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NURS FPX 4020 Assessment 3: Improving Quality of Care and Patient Safety

NURS FPX 4020 Assessment 3: Improving Quality of Care and Patient Safety

Improvement Plan In-Service

In-service education (ISE) for nurses is to enhance engagement and competency for improved task execution, assisting the organization in achieving its objectives (Jackson et al., 2018). Practical application is one of the key characteristics of in-service education. Nurses play an essential part in raising health standards. They must be informed of new developments in both the field’s theory and practice. In reality, in-service education helps to develop best practices for carrying out various activities and responsibilities while also keeping staff members’ professional knowledge and occupational skills up-to-date (Germossa et al., 2018). Nurses who are actively involved in in-service education can effectively learn and progress in their line of work (Kavita et al., 2020).

Purpose and Goals of In-Service Sessions on Safe Medication Administration

ISE programs for nurses in a healthcare organization help in eliminating the difference between evidence-based practice and traditional medical practices (Happell et al., 2020). An increase in nursing productivity and competency, providing safe and effective patient care by nurses, assuring satisfying work performance by nurses, and orienting the staff to care objectives, job obligations, and organizational policies are among the goals of in-service education on medication administration (Farzi et al., 2018). Inservice training sessions on safe medication administration for nurses include the following purposes (Asiamah et al., 2019). 

  1. Understanding the health and safety issues that affect the administration of particular medications to patients.
  2. Procedures that are precise and secure reduce risks and errors in health and safety.
  3. Reporting to the nurse trainer about observational findings and medication errors.

One of the purposes of ISE plans is to improve the nurses’ knowledge and attitudes toward dealing with a particular patient condition (Germossa et al., 2018). Nursing leaders are now struggling with helping nurses with appropriate medication administration. A crucial first step in increasing patient safety and high-quality outcomes is for healthcare companies to mandate in-service training for nurses. The in-service education and training of nurses may be hampered by a lack of motivation, emotional stress, the insufficiency of staff, a lack of time and programs, and long working hours (Mousazadeh et al., 2020). Therefore, sufficient in-service training must be provided to ensure the safety of both healthcare professionals and patients.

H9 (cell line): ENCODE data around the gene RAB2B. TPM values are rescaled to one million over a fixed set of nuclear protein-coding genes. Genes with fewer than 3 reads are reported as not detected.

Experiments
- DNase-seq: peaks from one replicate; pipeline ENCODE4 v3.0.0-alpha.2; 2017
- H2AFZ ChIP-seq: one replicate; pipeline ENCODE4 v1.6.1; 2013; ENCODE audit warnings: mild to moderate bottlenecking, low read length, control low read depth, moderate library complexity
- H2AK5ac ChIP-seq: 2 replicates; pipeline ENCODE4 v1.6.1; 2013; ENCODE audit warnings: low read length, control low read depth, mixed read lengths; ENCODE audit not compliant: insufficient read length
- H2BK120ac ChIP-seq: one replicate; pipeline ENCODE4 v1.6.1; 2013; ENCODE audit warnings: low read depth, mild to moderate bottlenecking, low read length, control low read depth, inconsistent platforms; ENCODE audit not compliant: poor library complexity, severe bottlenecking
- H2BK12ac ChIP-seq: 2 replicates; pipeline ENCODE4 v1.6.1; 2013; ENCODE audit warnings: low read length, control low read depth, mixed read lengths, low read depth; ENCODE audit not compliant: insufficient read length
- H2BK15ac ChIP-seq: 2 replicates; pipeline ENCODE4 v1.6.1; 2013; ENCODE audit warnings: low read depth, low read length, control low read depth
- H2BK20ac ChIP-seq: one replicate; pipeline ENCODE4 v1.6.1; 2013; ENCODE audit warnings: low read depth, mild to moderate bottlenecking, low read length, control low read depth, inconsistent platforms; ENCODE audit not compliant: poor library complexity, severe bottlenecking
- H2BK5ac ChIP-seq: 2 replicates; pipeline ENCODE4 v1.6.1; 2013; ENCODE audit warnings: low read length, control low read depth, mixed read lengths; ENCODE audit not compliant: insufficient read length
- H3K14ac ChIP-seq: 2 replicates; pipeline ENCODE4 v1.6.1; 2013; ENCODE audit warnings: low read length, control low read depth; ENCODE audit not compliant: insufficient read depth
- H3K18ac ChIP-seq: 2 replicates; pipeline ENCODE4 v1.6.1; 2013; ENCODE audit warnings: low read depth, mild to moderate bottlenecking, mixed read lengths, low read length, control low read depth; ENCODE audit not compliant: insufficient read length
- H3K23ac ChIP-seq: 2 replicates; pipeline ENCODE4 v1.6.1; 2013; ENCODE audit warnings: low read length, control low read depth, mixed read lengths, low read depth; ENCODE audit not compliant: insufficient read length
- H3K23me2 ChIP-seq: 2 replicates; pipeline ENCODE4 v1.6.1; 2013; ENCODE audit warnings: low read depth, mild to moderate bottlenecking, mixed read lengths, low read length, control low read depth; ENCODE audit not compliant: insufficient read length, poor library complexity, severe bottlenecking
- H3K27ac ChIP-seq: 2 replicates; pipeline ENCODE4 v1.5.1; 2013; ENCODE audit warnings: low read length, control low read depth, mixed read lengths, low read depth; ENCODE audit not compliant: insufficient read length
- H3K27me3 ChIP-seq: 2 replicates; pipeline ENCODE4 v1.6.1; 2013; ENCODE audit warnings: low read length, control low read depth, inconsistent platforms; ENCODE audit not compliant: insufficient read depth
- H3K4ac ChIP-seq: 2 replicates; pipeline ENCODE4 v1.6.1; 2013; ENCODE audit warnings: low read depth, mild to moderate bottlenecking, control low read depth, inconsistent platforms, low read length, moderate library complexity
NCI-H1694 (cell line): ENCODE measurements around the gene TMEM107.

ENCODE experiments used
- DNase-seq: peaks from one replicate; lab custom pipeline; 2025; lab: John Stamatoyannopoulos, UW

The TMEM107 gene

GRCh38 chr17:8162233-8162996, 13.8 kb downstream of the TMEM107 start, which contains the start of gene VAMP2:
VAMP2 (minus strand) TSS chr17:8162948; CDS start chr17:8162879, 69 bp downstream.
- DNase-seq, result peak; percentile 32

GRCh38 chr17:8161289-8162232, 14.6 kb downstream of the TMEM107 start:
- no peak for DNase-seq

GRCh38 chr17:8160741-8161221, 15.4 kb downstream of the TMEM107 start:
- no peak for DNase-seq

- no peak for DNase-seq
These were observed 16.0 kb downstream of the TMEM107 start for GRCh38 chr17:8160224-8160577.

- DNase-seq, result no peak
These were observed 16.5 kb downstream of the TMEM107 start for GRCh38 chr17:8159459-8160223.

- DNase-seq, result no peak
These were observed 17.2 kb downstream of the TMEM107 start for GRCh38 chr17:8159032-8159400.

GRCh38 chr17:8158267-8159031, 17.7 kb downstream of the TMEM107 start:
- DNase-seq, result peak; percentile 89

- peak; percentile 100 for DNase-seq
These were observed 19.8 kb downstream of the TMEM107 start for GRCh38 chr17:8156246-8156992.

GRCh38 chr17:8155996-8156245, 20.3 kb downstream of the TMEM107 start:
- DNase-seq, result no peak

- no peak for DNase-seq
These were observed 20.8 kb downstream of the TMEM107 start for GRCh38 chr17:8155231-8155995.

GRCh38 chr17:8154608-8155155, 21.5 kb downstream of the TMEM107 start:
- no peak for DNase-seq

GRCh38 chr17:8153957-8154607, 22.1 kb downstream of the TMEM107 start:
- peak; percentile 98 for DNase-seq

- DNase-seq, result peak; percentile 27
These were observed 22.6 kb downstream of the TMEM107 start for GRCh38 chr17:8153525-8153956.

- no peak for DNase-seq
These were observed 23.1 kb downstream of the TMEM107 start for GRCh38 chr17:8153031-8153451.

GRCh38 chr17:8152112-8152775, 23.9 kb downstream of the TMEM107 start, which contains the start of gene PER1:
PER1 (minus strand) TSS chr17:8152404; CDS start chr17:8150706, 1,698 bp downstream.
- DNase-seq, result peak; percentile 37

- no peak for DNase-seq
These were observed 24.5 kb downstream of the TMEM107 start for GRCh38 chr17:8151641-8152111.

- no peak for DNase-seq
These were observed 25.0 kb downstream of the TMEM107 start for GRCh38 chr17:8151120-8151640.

Need to Improve the Medication Administration

It’s necessary to keep in mind that mistakes during medication administration may cause patient morbidity or even death. Additionally, these mistakes can harm a healthcare facility’s reputation and increase organizational and governmental expenses (Saljoughian, 2020). Annually, overall medical errors result in up to 98,000 fatalities. More people die from it than from AIDS, cancer, or car crashes combined. Each year, medication mistakes result in more fatalities than workplace accidents (Rodwin et al., 2020). The expense of these mistakes makes it much more vital to solving this pervasive underestimated issue.

NURS FPX 4020 Assessment 3: Improving Quality of Care and Patient Safety

Limited knowledge, distractions, complicated procedures, and incorrect system design are a few examples of structural reasons for medication administration problems (Taxonomy of Medication Errors, 2022). Medication administration mistakes continue to be a problem despite attempts to reduce them by using new technology and simplifying procedures. Researchers calculated average mistake percentages of 8%–25% throughout drug administration based on a survey of direct observation studies on medication errors in healthcare facilities (Alghamdi et al., 2019).